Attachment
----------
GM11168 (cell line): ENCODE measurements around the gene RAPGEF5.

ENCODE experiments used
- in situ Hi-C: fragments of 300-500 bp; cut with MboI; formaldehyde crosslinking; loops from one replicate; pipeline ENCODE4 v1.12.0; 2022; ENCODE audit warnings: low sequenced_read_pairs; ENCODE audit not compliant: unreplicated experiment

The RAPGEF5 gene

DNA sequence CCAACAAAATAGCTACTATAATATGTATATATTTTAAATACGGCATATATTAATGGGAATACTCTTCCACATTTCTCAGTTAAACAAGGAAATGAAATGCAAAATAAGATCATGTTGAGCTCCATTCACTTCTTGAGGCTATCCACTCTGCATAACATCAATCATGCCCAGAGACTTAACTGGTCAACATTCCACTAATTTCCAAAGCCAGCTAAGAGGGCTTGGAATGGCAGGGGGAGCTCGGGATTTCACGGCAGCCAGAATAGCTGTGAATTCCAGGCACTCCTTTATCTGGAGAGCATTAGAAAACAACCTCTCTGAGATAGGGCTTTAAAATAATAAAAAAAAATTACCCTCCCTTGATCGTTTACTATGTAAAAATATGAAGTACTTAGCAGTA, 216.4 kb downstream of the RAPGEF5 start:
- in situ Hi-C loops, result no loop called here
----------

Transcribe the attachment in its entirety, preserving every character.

GM11168 (cell line): ENCODE measurements around the gene RAPGEF5.

ENCODE experiments used
- in situ Hi-C: fragments of 300-500 bp; cut with MboI; formaldehyde crosslinking; loops from one replicate; pipeline ENCODE4 v1.12.0; 2022; ENCODE audit warnings: low sequenced_read_pairs; ENCODE audit not compliant: unreplicated experiment

The RAPGEF5 gene

DNA sequence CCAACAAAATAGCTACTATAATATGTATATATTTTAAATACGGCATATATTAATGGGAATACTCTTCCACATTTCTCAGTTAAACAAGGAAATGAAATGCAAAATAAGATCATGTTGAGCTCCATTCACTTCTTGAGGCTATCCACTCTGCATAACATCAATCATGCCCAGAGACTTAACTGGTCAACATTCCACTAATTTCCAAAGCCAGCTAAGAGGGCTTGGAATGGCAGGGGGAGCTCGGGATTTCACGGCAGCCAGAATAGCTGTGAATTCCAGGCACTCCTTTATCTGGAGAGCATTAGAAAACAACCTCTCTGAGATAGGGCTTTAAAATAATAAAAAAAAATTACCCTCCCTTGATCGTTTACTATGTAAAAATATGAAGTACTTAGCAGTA, 216.4 kb downstream of the RAPGEF5 start:
- in situ Hi-C loops, result no loop called here